Despite the legs still not being 100% recovered, I was pleased with my power and figured I was having a solid bike – although I was slightly surprised to not be overtaking anyone from my wave (I didn’t find out till later that was because only Matt Griffin was ahead of me by then and he was well down the road!).  In contrast to Mallorca, where I was never alone on the bike, it felt a bit lonely and difficult to gauge my effort/progress. I guess it was just like a Time Trial, but without the minute-men!  My power and HR were in the TT territory, too.

Wootton Bassett TriComing back into Wootton Bassett, there was a climb back up into the town and a couple of junctions to navigate before diving towards T2.  Up till then, drivers and traffic had been kind. But inevitably there’s always one idiot who pulls out right in front of you and I had to slam the brakes on, immediately scrubbing 20km/h off the speedo at a mini-roundabout (my right of way, just to be clear!). Hey ho, at least I was less than a kilometer from T2.

A good dismount and nice fast T2 and it was out onto the run course.

The run

Now I admit, my preparation for the race was a bit (a lot!) poor.  I had only surveyed the bike course on the map the night before and hadn’t bothered sussing out the run course at all.  I just knew it was states as a 5km on mixed terrain.  So when, after about 600m, I was forced down the steepest hill I’ve ever had to run at speed (no exaggeration! It was worse than the hill in Beijing for anyone that did the AG World Champs in 2011!), it came as a bit of a shock – especially as I could see how slowly people were going running back up it!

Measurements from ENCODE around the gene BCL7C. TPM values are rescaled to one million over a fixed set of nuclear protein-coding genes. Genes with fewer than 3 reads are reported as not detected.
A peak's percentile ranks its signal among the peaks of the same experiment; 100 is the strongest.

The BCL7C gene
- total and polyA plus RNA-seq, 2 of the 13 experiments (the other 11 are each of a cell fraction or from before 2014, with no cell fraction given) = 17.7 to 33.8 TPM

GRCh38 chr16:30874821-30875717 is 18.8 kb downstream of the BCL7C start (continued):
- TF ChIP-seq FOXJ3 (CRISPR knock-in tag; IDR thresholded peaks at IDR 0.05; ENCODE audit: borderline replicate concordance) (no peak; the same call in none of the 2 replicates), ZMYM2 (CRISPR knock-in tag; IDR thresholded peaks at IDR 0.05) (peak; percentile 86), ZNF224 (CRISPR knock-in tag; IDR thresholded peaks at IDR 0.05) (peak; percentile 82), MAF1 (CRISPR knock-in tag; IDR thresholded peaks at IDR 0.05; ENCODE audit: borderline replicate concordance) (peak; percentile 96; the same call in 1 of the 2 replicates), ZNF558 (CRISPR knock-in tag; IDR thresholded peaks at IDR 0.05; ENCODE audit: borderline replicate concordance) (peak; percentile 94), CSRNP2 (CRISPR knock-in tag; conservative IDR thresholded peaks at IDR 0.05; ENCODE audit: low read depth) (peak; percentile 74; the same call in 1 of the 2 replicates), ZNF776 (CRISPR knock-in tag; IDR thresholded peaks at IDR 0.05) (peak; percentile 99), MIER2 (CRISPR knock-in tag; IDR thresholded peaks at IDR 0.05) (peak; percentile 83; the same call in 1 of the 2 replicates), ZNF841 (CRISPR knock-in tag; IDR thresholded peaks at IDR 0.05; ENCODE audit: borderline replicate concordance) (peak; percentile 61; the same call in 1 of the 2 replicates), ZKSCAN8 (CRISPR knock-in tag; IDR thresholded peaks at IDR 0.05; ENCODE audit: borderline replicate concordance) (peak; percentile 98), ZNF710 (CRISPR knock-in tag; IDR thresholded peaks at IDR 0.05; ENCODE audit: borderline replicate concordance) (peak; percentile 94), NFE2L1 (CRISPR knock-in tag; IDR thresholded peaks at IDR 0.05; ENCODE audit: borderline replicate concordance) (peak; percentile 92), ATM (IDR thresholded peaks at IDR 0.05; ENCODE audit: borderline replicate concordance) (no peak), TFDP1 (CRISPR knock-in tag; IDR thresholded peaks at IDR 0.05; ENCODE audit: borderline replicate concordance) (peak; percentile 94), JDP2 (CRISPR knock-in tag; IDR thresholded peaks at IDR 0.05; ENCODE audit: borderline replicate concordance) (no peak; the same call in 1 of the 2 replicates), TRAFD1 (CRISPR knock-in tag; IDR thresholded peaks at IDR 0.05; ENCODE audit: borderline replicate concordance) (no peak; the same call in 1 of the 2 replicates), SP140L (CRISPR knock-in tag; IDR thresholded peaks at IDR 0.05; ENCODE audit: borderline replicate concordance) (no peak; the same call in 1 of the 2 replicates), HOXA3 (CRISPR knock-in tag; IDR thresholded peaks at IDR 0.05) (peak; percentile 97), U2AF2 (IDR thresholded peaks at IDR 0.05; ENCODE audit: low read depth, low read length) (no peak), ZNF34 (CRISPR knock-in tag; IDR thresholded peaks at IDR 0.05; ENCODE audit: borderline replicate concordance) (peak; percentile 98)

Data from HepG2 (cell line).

Along the bottom field and then an uphill loop back to ‘Heartbreak Hill’ and then another (flat) field around to the second lap.  I didn’t feel like I was running very fast and just didn’t have much in the legs.  Oh well, just another lap and it will all be over!  I tried to run back down the hill a little more smoothly this time, but I still felt like Bambi on ice – equally scared of losing my footing and doing myself some serious muscle damage by landing wrong.  Back around the field and I think I picked-off a couple of guys from an earlier wave before heading back up the Hill – this time trying the tactic of taking really quick short strides.  It seemed to work a bit better and as I shrugged off the offer of water at the top, at least this time I knew it was flat all the way to the finish line.

I picked my pace back up and targeted three people ahead to overtake before the finish line. I managed two before the third headed away from the finish line to their second run lap. A quick check over my shoulder showed no-one in sight, so I just concentrated on finishing strong and relaxed.